In the broader sense, the software helps reduce returns because each functional area in the product lifecycle has the intelligence it needs to operate more effectively. Analytics have been used for years to predict purchase behaviour and sales, but how can we say we have a full picture of customer experience and satisfaction if we’re only looking at a product sold, without paying attention to what’s being returned.
Assortment planning, inventory positioning, supplier performance, and marketing decisions become better informed because retail employees have access to a comprehensive view of how products are performing. And the outcome is an overall reduction in returns.
As an eCommerce industry, we have created and championed the consumer behaviour of “buy more, return what you don’t want”. How do you feel we can approach reversing this and creating a returns reduction?
Retailers need to educate customers on how returns impact the environment. If someone can spearhead that initiative, it will pay dividends in the long run. The consumers have been spoiled by Amazon, Zappos, and Alibaba, it’s going to take some big players to start reversing the trend, but we have to start somewhere.
Another thing to consider is that if you’re going to take something away, you better replace it with something better. I think the better jobs retailers do upfront with their product information; the fewer customers will return. The best return is one that never has to happen.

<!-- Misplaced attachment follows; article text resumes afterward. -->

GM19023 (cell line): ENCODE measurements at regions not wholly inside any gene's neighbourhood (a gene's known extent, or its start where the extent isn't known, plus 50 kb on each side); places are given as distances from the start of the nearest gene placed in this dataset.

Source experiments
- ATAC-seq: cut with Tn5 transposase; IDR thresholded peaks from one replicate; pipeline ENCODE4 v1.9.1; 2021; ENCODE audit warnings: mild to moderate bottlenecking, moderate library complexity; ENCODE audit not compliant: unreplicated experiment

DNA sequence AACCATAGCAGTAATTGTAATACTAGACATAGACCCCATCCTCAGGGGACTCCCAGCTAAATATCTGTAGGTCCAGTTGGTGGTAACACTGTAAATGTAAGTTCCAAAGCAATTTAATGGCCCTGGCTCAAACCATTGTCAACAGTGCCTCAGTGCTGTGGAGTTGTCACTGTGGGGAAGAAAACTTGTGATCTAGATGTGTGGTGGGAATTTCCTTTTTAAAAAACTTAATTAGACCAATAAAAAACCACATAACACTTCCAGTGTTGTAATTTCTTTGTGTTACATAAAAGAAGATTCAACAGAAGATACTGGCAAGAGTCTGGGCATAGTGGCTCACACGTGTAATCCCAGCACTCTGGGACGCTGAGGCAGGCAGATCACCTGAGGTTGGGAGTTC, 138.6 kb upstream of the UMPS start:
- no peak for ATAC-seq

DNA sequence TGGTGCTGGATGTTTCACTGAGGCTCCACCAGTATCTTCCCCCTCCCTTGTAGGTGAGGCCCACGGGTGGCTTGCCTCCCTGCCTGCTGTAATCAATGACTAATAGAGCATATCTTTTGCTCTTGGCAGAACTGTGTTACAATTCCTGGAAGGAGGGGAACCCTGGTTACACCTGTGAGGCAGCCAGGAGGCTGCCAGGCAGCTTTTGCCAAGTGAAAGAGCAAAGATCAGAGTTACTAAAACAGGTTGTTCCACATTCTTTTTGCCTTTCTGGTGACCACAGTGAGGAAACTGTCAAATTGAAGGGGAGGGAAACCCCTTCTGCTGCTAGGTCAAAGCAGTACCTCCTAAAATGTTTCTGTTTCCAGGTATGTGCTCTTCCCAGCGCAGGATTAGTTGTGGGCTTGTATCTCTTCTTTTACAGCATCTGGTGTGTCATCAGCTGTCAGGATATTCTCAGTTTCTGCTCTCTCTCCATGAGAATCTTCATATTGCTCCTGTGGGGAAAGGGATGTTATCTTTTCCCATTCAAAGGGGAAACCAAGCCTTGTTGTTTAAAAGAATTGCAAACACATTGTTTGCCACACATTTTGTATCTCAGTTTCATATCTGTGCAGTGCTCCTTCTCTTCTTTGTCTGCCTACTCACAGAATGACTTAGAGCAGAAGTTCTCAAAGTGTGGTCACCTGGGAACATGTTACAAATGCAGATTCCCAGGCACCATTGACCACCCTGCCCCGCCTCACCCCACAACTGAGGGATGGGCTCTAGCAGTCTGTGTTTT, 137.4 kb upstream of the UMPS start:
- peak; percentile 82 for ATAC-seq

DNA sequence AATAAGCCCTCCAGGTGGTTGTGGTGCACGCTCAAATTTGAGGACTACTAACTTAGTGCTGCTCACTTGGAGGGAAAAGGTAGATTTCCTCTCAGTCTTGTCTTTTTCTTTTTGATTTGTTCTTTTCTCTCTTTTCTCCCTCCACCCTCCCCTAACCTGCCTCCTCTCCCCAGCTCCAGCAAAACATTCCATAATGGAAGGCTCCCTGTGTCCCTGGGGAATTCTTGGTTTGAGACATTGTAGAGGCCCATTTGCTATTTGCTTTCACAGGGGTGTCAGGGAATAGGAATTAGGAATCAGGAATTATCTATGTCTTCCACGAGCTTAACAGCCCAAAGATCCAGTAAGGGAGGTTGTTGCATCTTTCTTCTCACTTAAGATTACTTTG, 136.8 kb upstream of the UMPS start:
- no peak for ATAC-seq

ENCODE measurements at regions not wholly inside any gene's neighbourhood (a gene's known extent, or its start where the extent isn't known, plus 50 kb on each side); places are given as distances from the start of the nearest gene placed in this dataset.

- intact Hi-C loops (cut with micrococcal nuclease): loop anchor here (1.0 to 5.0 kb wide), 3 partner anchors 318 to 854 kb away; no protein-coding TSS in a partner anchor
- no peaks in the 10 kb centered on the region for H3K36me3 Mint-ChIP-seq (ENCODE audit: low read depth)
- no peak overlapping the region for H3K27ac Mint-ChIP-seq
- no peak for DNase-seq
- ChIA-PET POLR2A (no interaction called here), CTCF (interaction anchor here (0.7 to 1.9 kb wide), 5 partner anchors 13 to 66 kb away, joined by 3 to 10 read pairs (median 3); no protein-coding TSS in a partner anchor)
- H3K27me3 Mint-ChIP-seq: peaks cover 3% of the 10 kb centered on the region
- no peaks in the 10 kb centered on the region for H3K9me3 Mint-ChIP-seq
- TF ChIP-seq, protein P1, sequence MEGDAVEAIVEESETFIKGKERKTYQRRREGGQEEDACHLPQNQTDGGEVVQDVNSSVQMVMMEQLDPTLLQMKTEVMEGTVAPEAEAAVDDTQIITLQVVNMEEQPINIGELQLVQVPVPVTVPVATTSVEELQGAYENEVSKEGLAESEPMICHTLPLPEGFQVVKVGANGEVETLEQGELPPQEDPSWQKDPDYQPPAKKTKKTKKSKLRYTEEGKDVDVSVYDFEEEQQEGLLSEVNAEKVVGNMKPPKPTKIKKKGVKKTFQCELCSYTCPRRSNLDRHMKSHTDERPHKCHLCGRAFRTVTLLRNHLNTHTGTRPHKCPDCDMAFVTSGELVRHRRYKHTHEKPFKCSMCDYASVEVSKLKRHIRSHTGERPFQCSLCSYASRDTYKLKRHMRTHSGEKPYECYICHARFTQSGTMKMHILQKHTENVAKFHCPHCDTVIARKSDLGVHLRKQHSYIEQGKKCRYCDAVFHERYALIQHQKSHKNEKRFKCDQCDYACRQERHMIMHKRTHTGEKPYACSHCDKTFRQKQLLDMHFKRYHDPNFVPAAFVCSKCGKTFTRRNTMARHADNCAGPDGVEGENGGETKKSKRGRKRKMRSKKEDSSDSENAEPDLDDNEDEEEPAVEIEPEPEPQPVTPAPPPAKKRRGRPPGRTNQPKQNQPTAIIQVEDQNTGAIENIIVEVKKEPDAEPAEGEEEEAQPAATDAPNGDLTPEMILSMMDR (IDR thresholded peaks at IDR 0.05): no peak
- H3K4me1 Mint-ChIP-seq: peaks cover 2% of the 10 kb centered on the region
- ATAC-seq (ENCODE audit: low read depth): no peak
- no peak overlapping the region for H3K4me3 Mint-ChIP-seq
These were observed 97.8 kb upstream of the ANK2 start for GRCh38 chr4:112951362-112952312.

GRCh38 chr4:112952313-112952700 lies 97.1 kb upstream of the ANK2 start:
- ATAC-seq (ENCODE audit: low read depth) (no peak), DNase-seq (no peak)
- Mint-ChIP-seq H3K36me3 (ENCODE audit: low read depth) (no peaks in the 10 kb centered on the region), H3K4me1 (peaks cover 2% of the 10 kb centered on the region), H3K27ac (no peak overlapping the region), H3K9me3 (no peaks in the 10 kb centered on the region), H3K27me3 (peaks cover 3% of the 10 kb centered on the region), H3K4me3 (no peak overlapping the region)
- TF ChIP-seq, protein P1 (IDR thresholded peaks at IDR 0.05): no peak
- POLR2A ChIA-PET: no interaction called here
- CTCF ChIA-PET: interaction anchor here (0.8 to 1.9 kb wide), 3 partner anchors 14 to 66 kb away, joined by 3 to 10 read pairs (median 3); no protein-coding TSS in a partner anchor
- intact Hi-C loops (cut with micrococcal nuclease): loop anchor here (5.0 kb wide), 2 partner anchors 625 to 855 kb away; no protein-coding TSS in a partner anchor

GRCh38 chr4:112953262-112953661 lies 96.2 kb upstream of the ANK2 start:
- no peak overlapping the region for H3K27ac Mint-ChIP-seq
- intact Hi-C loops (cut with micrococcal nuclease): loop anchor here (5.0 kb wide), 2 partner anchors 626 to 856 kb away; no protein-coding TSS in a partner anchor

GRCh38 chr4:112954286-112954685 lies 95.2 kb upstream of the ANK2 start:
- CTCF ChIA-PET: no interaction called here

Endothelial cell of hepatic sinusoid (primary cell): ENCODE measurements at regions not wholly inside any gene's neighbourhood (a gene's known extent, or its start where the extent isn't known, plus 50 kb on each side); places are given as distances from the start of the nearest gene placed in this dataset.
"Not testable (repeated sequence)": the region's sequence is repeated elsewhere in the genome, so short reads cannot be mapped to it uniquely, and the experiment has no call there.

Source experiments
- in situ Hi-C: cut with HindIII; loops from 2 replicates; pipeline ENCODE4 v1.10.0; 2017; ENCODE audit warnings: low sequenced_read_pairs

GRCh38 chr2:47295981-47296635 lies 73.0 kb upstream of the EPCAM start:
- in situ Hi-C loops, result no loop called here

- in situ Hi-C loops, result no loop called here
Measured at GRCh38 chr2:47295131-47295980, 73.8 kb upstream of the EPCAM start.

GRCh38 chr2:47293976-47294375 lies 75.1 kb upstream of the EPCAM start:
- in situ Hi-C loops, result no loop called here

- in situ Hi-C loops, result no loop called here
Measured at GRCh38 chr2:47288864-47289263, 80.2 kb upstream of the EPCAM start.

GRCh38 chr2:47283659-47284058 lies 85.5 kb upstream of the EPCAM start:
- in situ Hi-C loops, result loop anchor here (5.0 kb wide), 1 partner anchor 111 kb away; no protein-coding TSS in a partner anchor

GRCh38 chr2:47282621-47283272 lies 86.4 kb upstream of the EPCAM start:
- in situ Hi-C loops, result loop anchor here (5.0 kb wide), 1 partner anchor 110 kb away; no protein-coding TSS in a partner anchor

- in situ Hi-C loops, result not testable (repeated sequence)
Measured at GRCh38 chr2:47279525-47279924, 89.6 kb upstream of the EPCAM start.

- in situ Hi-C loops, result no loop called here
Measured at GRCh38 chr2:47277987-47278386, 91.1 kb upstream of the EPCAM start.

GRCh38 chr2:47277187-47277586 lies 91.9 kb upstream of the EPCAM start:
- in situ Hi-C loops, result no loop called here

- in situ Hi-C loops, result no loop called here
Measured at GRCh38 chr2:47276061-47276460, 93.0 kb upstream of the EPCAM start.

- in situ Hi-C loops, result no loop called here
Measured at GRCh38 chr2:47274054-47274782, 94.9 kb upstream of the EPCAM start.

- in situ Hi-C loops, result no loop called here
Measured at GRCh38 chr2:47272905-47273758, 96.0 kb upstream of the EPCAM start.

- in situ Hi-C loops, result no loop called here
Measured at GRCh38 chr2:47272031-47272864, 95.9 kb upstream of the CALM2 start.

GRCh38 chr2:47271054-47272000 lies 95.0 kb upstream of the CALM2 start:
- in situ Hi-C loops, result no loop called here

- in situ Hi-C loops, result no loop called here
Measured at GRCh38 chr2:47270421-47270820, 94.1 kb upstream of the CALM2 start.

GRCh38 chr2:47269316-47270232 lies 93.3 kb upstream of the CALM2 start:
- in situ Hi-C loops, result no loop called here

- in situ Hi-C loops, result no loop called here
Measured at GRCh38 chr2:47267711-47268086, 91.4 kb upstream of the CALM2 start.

For an online retailer reading this, what would be your top recommendations for a more sustainable returns policy and overall returns reduction?
Sustainability is about longevity, and right now making returns completely free is just encouraging more of the same behaviour. I hope what we’ve communicated is that returns occur for more reasons that have nothing to do with policy. To improve their financial health and sustainability efforts, retailers need to start making a dent in the 65% of returns that happen that they can control.
Once we [retailers] start doing our part in reducing the impact of returns on the environment by tightening-up our supply chain and operations, then we can lead by example for our customers.
Further Reading: Sustainable eCommerce Returns Strategy. Read More